4.1. Physicochemical Conditions during Bi Ore Deposition
Many physicochemical variables are fundamental to hydrothermal ore transport and deposition; they include temperature, pressure, salinity, acidity/alkalinity, redox, concentrations of sulfur species, and activities of metal species (e.g., Cooke et al., 1996 ). Changes in any of these variables can trigger ore deposition. The purpose of this section is to discuss the thermochemical environment during bismuth ore deposition at San Francisco de los Andes, and to constrain fluid physicochemical conditions based on observed bismuth minerals and co-existing minor phases.
4.1.1. Temperature and Pressure
Hydrothermal quartz that cemented the breccias before ore deposition provides an opportunity to constrain temperature and pressure conditions at San Francisco de los Andes. Titanium-in-quartz (TitaniQ) temperatures based on the Thomas et al. (2010)  geothermobarometer, calculated for pressure of 1 kbar yielded a temperature ranges of 262–378 °C (; Figure 8). The presence of rutile as an equilibrium phase in the system indicated TiO2 saturation and allowed Ti activity to be fixed at 1. Titanium-in-quartz geothermobarometry yielded similar T ranges for hydrothermal quartz in the SE domain (i.e., T = 266–378 °C; 1 kbar) and NW domain (i.e., T = 262–364 °C; 1 kbar) of the breccia complex (Figure 8). The lowest limit is based on Ti concentration very close to the detection limit (0.72 ppm; Figure 8a). As seen on the paragenetic diagram in Figure 3, stages SE-a and NW-a quartz are temporally related but earlier than Bi mineralization, which suggests the interval 262–378 °C is the maximum temperature for ore precipitation.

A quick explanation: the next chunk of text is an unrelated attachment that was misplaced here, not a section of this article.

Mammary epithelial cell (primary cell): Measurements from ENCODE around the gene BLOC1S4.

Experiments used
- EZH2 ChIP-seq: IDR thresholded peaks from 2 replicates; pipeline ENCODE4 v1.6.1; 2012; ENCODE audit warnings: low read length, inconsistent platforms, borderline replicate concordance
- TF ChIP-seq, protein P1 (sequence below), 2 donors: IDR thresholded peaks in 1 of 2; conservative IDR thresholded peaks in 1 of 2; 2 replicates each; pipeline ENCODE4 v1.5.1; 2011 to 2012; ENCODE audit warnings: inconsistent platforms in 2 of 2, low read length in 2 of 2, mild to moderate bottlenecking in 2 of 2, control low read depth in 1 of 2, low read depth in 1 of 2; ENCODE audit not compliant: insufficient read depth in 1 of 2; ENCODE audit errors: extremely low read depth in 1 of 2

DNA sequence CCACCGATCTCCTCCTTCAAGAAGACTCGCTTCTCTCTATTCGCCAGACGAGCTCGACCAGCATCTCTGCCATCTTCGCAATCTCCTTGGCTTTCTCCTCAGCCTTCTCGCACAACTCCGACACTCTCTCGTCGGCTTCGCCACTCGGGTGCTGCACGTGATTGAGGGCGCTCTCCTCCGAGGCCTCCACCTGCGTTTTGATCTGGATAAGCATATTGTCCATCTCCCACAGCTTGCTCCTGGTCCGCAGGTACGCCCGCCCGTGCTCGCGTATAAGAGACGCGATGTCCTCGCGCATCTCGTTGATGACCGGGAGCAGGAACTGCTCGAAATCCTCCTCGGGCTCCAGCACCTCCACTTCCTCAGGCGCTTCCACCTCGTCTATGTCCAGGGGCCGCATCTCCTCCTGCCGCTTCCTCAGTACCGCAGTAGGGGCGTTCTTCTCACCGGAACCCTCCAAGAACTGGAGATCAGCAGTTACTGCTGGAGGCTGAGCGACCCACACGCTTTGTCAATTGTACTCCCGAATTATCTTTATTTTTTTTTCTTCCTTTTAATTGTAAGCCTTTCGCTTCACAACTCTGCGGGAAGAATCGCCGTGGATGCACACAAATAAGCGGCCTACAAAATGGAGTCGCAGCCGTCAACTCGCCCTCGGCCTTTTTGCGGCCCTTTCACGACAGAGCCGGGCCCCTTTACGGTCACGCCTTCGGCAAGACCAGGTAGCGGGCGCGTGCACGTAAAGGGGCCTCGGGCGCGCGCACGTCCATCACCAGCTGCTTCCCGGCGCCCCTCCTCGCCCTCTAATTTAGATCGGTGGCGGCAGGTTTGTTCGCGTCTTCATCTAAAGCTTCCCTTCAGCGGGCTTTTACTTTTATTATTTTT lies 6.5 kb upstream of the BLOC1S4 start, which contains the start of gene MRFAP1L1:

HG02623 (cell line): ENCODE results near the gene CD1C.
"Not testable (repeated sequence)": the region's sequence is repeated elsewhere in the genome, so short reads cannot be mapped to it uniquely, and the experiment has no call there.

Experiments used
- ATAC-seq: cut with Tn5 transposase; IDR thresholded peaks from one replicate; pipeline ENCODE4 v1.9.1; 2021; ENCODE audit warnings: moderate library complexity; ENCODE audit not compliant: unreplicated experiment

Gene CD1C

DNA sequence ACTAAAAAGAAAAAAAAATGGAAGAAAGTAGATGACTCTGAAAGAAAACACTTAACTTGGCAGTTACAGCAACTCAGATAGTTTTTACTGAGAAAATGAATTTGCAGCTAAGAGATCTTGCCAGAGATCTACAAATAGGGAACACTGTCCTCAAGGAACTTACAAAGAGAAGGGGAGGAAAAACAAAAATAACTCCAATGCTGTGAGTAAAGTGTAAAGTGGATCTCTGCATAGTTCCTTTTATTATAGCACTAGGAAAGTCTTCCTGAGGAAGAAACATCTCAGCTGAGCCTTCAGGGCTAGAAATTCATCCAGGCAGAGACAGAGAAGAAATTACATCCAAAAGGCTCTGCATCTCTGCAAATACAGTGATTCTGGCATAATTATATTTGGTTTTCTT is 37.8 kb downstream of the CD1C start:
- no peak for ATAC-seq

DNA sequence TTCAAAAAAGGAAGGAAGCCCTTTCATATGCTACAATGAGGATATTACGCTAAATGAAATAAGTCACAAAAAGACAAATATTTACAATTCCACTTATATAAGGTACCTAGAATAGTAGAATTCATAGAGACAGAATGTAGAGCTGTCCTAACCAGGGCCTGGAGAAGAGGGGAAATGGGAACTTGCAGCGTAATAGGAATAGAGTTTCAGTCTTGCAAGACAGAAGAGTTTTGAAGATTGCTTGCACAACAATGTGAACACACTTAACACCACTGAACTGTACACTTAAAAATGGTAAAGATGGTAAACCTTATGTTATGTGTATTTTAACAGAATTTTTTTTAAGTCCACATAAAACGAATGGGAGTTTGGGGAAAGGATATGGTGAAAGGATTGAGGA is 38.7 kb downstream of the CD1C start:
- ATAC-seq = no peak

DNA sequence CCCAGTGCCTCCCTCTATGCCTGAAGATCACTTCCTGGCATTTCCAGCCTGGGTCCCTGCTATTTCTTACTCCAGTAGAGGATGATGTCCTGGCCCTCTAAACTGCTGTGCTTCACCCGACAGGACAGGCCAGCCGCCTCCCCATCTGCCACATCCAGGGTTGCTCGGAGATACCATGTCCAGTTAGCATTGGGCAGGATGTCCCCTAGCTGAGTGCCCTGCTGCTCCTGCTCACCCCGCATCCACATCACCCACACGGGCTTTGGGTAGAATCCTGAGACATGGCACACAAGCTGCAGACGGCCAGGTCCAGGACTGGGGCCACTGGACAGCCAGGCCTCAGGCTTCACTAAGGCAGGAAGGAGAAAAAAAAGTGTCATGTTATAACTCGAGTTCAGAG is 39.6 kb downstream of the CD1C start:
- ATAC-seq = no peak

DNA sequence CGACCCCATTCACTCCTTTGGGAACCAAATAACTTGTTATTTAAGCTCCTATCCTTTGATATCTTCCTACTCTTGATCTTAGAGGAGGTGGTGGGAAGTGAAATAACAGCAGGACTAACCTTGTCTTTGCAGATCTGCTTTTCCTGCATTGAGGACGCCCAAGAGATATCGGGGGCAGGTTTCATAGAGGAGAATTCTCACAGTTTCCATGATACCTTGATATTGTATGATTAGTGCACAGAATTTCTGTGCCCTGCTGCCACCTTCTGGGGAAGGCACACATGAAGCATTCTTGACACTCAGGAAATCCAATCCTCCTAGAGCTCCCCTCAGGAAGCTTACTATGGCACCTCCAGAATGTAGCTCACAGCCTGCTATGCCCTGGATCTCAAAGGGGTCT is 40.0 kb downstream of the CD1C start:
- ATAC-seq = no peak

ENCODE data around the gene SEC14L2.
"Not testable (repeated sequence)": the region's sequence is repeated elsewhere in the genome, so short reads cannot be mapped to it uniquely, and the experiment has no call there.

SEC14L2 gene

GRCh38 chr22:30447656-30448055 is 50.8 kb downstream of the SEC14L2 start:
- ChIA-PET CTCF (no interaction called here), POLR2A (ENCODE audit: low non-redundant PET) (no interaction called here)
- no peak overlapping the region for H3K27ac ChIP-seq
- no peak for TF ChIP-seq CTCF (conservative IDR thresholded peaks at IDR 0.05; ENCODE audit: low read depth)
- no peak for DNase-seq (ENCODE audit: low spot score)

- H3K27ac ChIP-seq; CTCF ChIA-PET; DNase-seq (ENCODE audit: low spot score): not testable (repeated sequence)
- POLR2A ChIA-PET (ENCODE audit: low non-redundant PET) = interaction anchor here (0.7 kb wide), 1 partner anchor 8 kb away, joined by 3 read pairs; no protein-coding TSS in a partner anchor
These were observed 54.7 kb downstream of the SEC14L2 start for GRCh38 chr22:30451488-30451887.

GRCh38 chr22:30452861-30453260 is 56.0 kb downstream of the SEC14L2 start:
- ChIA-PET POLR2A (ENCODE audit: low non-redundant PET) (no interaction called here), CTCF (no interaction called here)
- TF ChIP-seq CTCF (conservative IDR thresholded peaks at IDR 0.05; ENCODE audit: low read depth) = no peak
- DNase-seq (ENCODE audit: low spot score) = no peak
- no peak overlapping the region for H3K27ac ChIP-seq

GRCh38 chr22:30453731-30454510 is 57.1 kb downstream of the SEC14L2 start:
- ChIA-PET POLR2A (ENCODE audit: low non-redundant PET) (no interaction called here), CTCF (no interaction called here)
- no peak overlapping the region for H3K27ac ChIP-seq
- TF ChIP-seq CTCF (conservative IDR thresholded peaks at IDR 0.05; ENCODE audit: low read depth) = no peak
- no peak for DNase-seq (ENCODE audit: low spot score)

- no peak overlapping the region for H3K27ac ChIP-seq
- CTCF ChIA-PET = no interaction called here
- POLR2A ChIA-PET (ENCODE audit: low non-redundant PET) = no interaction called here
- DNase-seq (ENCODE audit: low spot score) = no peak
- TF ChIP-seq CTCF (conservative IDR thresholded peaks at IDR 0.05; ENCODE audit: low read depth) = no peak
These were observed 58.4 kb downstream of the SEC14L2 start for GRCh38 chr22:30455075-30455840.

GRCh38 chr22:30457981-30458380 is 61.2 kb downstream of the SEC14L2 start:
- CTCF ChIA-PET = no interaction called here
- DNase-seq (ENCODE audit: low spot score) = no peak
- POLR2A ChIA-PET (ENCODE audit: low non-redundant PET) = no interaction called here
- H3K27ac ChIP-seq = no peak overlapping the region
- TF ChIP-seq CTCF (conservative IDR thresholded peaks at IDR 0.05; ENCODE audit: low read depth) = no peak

If fluid/rock ratios are low, minor and trace element contents in minerals can be largely controlled by host rock composition; whereas at high fluid/rock ratios, it is mainly controlled by the composition of hydrothermal fluids. Conduits such as breccia pipes or dikes are a preferred pathway with high fluid fluxes where only minor wall rock interaction occurs; thus it is safe to assume Ti contents in quartz are temperature dependent, where its concentration systematically increases with increasing temperature (e.g., Thomas et al., 2010; Wark and Watson, 2006 [26,27]; Figure 8).